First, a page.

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That time Dizzy ran for U.S. president | JAZZIZ

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That time Dizzy ran for U.S. president | JAZZIZ

Dizzy Gillespie For President, Dizzy Gillespie, African American History, Black History, KOLUMN Magazine, KOLUMN, KINDR'D Magazine, KINDR'D, Willoughby Avenue, WRIIT, TRYB,

MATT MICUCCI, THE ROOT

Trumpeter Dizzy Gillespie wasn’t only a key innovator of bebop and the jazz idiom at large; he was also known for being a prankster whose mischievous humor occasionally got him in trouble. He played his most remarkable prank in 1963 and 1964, when he got as close to becoming president of the United States as a black jazzman possibly could.

His campaign started as a joke. A few years earlier, his booking agency had buttons with the slogan “Dizzy Gillespie for President” as a gag. The very same buttons were enlisted in his campaign, which kicked off during a staged rally in Chicago. Proceeds from the sale of the buttons went to the Congress of Racial Equality (CORE).

 

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Featured Image, JAZZIZ Essentials: Dizzy Gillespie for President, JAZZIZ Magazine
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John Birks “Dizzy” Gillespie (October 21, 1917 – January 6, 1993) was an American jazz trumpeter, bandleader, composer, educator and singer. He was a trumpet virtuoso and improviser, building on the virtuoso style of Roy Eldridge but adding layers of harmonic and rhythmic complexity previously unheard in jazz. His combination of musicianship, showmanship, and wit made him a leading popularizer of the new music called bebop. His beret and horn-rimmed spectacles, his scat singing, his bent horn, pouched cheeks, and his light-hearted personality provided some of bebop’s most prominent symbols.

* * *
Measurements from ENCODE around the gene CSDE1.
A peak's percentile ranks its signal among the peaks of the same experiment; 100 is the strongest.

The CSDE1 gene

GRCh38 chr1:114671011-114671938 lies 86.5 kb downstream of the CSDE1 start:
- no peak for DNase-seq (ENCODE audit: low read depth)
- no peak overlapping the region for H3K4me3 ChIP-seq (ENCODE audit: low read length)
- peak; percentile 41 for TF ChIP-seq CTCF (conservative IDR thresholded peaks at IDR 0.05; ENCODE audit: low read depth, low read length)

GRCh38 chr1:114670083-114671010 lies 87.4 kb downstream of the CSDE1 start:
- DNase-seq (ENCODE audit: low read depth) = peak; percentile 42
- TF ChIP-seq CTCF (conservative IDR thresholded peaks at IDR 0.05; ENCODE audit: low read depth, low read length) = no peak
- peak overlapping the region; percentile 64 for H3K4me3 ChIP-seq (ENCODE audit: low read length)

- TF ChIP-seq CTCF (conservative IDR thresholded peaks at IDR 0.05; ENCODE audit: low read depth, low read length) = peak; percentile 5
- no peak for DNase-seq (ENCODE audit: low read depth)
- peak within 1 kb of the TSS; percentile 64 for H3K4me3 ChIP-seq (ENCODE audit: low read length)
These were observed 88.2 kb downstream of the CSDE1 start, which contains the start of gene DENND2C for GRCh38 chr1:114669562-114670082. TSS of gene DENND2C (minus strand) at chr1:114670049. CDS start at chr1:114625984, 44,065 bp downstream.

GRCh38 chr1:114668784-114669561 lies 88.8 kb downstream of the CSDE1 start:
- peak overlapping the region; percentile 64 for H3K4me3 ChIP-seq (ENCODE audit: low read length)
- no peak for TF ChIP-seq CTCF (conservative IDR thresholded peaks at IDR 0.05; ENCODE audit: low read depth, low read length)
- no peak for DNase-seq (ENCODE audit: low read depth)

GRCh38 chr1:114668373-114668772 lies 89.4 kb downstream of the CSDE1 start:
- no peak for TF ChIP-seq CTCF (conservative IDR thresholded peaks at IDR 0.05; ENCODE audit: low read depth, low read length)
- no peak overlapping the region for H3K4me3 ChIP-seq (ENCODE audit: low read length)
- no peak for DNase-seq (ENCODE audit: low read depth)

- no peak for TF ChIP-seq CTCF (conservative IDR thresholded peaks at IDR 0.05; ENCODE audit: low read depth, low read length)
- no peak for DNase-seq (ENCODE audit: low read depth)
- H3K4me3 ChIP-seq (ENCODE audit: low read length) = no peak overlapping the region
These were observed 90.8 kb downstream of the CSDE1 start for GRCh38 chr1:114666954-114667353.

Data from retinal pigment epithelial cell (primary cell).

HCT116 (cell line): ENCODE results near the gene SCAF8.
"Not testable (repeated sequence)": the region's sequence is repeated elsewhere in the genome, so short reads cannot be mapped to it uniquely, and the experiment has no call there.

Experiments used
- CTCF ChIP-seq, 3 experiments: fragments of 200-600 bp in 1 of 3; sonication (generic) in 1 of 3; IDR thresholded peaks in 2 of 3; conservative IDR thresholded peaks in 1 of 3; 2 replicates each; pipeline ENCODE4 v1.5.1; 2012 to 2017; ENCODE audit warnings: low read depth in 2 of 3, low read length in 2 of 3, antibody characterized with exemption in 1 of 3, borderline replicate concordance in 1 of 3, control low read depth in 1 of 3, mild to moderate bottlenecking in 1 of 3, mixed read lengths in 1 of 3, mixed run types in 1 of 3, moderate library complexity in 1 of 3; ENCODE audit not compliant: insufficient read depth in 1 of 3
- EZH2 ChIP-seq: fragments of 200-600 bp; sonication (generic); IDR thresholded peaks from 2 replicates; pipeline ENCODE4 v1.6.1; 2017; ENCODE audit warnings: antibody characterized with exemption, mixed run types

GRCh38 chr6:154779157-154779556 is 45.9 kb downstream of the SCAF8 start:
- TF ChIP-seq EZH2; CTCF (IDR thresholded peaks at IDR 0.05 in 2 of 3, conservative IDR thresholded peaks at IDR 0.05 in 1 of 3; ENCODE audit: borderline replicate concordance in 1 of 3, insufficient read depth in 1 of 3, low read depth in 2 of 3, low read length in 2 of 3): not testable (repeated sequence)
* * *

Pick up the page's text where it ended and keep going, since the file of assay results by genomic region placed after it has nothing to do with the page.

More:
See Also
African American Politics, Black Politics, Black Vote, KOLUMN Magazine, KOLUMN, KINDR'D Magazine, KINDR'D, Willoughby Avenue, Wriit,

In the 1940s Gillespie, with Charlie Parker, became a major figure in the development of bebop and modern jazz. He taught and influenced many other musicians, including trumpeters Miles DavisJon FaddisFats NavarroClifford BrownArturo SandovalLee MorganChuck Mangione, and balladeer Johnny Hartman.

Scott Yanow wrote, “Dizzy Gillespie’s contributions to jazz were huge. One of the greatest jazz trumpeters of all time, Gillespie was such a complex player that his contemporaries ended up being similar to those of Miles Davis and Fats Navarro instead, and it was not until Jon Faddis‘s emergence in the 1970s that Dizzy’s style was successfully recreated [….] Gillespie is remembered, by both critics and fans alike, as one of the greatest jazz trumpeters of all time”.

Source – Dizzy Gillespie (Updated: 20 October 2020) Wikipedia. Available at https://en.wikipedia.org/wiki/Dizzy_Gillespie, (Accessed: 30 October 2020)

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